On the other hand, Google is providing the first two-way conversation through its sandbox, where consumers will be able to make informed decisions about their data and take actions related to data sharing.
LdJ: Will Google’s Privacy Sandbox negatively affect advertisers?
MZ: Google’s Privacy Sandbox is a step toward keeping the open web functional with consumer privacy in mind, but it is not being designed in a way to hurt digital advertising. It may restrict and challenge the norms of how things are done today, but that ties to the overall change in point of view regarding online privacy.
The restriction of third-party cookies is not something that is happening now—it’s happening in two years. Ad tech is an industry that was built upon rapid change and adoption, and in two years, the digital ad space will evolve. Data and measurement will be different, as will the trust dynamic between consumers and brands.
Google’s privacy sandbox is a step toward keeping the open web functional with consumer privacy in mind, but it is not being designed in a way to hurt digital advertising.
What won’t change is the fact that content is consumed digitally and digital advertising’s efficiency against other traditional advertising mediums.
LdJ: How will this affect the ad tech space?
MZ: Two years is a lot of time in the advertising technology space, where things move, change and evolve quickly. We likely won’t see much disruption in the short term, but buyers will one day operate in a new environment devoid of the current deterministic data and measurement that they will have become accustomed to.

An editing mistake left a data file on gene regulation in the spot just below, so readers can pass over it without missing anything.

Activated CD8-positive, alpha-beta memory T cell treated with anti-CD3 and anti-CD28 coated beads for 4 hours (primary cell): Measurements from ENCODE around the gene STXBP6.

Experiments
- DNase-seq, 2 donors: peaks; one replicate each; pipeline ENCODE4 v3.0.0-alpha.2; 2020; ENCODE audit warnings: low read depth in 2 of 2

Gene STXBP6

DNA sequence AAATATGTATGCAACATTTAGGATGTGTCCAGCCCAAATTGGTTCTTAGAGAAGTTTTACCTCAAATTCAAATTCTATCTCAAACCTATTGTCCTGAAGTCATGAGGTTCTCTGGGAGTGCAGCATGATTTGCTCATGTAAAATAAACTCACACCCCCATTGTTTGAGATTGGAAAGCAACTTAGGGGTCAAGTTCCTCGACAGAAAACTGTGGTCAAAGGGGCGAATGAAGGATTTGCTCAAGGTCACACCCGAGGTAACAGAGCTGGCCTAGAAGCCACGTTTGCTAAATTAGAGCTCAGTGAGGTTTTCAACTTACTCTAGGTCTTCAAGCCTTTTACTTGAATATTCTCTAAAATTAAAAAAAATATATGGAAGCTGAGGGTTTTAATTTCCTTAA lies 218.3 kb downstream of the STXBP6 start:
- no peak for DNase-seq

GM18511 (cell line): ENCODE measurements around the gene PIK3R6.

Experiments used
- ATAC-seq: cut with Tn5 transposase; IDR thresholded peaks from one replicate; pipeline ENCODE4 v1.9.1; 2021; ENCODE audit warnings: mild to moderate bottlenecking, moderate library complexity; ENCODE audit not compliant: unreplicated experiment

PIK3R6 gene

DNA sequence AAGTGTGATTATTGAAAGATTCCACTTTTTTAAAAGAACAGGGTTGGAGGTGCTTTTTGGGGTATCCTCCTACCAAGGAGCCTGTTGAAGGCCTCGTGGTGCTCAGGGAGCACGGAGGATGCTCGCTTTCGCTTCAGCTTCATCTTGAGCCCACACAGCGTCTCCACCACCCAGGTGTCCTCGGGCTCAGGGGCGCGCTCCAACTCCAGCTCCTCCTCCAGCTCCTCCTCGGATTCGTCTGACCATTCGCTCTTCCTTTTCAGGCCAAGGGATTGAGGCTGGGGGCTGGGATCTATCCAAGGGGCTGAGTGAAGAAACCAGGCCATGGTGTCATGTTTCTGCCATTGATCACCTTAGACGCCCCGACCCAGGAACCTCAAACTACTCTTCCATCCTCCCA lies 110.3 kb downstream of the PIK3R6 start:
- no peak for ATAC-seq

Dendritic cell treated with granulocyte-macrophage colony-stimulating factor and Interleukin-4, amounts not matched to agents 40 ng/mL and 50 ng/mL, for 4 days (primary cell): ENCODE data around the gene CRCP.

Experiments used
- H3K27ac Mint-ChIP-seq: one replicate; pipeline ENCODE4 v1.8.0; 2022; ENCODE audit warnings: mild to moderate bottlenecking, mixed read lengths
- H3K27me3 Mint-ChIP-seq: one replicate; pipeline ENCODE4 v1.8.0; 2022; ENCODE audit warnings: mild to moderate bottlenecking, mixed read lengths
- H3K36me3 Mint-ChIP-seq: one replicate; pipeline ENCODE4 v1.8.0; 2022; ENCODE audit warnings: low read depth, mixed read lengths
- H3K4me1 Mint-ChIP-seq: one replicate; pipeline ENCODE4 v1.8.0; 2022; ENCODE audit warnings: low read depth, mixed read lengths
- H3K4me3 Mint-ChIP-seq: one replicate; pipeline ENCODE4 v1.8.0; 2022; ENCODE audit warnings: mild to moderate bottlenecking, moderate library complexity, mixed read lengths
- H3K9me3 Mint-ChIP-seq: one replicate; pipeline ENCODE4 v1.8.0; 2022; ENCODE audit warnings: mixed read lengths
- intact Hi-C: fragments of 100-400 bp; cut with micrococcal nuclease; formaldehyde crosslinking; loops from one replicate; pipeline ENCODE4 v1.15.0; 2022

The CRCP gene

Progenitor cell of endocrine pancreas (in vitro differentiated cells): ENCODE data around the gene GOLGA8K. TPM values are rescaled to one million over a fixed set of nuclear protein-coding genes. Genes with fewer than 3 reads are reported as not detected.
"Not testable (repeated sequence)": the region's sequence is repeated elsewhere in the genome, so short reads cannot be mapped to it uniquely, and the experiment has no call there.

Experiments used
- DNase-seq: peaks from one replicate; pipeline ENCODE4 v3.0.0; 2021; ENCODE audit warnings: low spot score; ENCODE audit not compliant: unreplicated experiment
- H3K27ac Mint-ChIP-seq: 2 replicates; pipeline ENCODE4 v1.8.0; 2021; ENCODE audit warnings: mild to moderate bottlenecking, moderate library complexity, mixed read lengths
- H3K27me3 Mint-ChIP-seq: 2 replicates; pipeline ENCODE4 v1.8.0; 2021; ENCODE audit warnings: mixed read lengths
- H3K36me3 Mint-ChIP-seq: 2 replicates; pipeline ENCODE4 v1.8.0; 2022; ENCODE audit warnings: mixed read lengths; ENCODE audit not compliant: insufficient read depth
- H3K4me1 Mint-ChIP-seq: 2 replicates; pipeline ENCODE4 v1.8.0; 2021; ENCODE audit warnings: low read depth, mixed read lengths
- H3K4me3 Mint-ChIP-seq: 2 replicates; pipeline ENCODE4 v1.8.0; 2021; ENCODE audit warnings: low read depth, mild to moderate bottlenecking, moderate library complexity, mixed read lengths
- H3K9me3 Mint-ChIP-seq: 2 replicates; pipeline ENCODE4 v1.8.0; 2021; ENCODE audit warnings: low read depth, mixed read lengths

The two paths I see are deterministic targeting moving toward requiring hashed email or phone matches between content providers and marketers, as well as CRM and probabilistic targeting that does not touch personally-identifiable information but still provides relevant information about the location and context of the content being presented.
It’s going to be a vastly different space in the long term, but the automation of advertising will continue, as will the convergence of traditional and digital media. As the industry moves forward, it’s going to be a mix of what is old and what will become new. Some efficiencies of measurement and accuracies of ad targeting may get watered down, but media pricing and available inventory will also shift. Prices for cookies will change but more inventory (the current non-cookie inventory) that is perceived as less valuable today will become more valuable.
Publishers and advertisers will reach a new equilibrium. In other words, ROAS will continue to improve directionally as publishers fill more inventory—but we will see some bumps along the way. At the end of the day, the coming changes won’t make digital advertising less effective of a medium or move things backward from the advancement made in programmatic advertising. The medium of digital advertising will continue to evolve, prevail and scale as this is where consumers continue to give their attention.